The First-Born of the Dead and the Land of the Living (2)5 May 2022
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The resurrection of Christ is the quintessence of God’s revelation to us. It’s the foundation of the recreation of the world, the basis of the Church and its message: ‘And if Christ has not been raised, our preaching is hollow and so is your faith’ (1 Cor. 15, 14). With his great love, God, who is rich in mercy, raised humanity together with Christ and elevated us, along with him, ‘to the heavenly realms’ (Cf. Eph. 2, 4-6). As was his incarnation, Christ’s resurrection is the work of the Triune God. Father Dumitru Staniloae says that Christ received the Spirit as a human person because he is welcomed as such into the perfect communion of the Trinity, with the aim that by grace we, too, may be received into that community. Christ rose and ascended into the heavens but, in the Spirit, remains with believers all the days until the completion of the age’ (Matth. 28, 20). He is Emmanuel; the God who remains with us always.
With his resurrection Christ alone demonstrated self-authority to the world. And the revelation which Christ manifested to the world is the only true revelation; the only ‘new thing under the sun’ (Cf. Eccl. 1, 10). Every other revelation lies within the bounds of death. This is why Christianity is, essentially, the only religion from a revelation, or, more precisely, is the only revelation which is experienced as a religion. And the Christian commandment of love, which is extended to the whole world, including enemies, is the pre-eminent ‘new commandment’. ‘I give you a new commandment: that you should love one another as I have loved you’ (Jn. 13, 34). This commandment isn’t put forward as a virtue of some ethical code of behavior, but as a demand for a new way of being which the resurrection inaugurates. It’s a commandment propounded within history, but is dictated by its connection with eternity.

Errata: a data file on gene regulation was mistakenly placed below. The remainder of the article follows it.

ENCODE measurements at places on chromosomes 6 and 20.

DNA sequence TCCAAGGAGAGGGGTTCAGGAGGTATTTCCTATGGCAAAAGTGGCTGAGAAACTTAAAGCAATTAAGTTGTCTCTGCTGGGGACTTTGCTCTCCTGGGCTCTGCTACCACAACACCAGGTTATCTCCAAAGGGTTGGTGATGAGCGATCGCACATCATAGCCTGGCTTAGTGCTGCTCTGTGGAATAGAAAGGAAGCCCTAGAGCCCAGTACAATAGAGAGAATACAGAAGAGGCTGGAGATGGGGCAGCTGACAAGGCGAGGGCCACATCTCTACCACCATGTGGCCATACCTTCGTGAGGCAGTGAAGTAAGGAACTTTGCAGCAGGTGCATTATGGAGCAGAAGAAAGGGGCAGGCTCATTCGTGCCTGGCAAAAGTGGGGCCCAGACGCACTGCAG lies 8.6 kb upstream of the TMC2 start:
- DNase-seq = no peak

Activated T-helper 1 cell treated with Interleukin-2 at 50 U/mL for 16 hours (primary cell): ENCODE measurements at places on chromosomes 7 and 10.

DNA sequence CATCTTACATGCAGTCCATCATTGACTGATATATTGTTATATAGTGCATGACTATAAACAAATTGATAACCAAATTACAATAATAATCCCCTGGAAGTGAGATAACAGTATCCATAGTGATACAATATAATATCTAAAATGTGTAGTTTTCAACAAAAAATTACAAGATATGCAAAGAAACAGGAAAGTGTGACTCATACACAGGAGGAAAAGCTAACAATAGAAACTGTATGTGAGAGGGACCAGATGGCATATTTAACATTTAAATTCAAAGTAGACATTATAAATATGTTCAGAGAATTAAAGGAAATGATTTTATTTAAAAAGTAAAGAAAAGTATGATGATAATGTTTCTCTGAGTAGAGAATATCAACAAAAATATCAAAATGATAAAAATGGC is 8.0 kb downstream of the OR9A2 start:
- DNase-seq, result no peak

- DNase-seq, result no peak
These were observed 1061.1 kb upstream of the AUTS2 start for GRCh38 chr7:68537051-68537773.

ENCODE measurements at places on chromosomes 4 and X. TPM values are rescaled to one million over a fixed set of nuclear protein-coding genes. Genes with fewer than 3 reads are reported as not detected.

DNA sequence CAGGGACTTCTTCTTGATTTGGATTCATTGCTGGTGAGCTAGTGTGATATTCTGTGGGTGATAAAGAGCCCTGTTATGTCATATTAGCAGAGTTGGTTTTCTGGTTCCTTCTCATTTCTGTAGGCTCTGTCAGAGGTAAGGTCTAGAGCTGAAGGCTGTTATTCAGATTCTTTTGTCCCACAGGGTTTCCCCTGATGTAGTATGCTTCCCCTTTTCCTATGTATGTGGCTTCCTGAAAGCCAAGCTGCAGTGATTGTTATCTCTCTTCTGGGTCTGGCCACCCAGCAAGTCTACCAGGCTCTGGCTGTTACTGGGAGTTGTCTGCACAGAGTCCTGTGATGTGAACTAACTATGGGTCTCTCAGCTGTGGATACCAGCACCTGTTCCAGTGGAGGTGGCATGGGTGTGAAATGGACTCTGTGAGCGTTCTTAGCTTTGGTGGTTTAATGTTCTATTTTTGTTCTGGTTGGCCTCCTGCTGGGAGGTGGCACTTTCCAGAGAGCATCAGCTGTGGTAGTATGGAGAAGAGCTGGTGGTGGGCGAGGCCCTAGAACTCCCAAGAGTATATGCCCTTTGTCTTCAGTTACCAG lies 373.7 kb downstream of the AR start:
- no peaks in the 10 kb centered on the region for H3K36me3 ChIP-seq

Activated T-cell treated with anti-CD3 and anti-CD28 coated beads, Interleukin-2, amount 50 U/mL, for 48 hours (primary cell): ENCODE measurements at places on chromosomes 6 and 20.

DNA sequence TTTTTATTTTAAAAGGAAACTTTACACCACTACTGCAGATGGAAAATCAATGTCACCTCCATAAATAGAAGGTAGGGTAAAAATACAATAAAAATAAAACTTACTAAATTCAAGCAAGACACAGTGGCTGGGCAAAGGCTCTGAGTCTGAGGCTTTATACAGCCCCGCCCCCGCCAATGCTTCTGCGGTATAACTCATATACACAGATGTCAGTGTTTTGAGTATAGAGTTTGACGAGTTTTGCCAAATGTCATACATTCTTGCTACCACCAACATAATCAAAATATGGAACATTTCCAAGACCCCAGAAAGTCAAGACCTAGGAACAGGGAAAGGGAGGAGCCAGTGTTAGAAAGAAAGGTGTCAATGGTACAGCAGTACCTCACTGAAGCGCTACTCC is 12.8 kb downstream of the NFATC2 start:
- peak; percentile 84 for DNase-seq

Love is innate or ‘seminal’ in people, and everyone, more or less, loves their fellow humans. Christ’s new commandment isn’t merely a command to love in the general sense. The new thing he introduced to the world here is ‘as I have loved you’. ‘If you love those who love you, what credit is that to you? Even sinners love those who love them’ (Luke 6, 32). Christ was sacrificed for everyone, including his enemies. ‘As I have loved you’, means sacrificing yourself for others: friends and enemies. But, without the resurrection the love which embraces even your enemies is incomprehensible and utopian. So, the resurrection is presented as a triumph of Christian love, and, love as the experience of the resurrection.
It becomes clear, then, that the resurrection and love, these two fundamentals of the dogmatic and moral truth of Christianity, are not theoretical or ideological proposals, but, rather, ontological attainments. Christ revealed them, the apostolic community experienced them and passed them on to the Church, with the unbroken apostolic succession as the historical guarantee. The Christian truth isn’t transported mechanically from the heavens, but is revealed within history through the active presence of the Holy Spirit and the joint efforts of humankind.
At the same time, however, Christian truth is the truth of heaven. Common to God and humankind. It’s the truth which comes and abolishes the law of death and establishes the law of love and freedom, both for our transitory and our eternal life. This, of course, means that our adoption of it cannot be of a theoretical or intellectual nature but must be experienced empirically. Adoption of Christian truth is the adoption of Christ, in the Holy Spirit, who embodies the truth (Cf. Jn. 14, 6).
The hymn ‘Christ has risen from the dead, having trampled down death by death and given life to those in the tombs’ which is repeated so often after Easter, contains a basic truth which is of particular importance. The hymn doesn’t say ‘Christ has risen from the dead, having trampled down death’, but ‘having trampled down death by death’. Christ didn’t by-pass death, nor did he defeat it by his almighty divine power or by some miraculous action on his part. He defeated it by the death he underwent out of his love for us. The just death of the human race was abolished by the unjust death of Christ, as God and human person.
At the beginning of the Anaphora at the divine Liturgy of Saint John Chrysostom, it says about Christ: ‘when he had come and fulfilled the whole dispensation for us…’. What was this ‘dispensation for us’ that Christ effected in the world? Certainly his inconceivable compassion and perfect obedience to the will of God the Father which brought him to the passion and to death on the cross and was completed with the resurrection and ascension. What humankind did, and continues to do, that is to transgress against the will of God, the concomitant of which disobedience being the just subjugation to the law of death, was corrected by Christ by his perfect obedience and unjust death. The spread of human authority brings with it the extension of the dominion of death. The more we try to defeat death with the means at our disposal and the methods we invent, the more complicated our relationship with it becomes.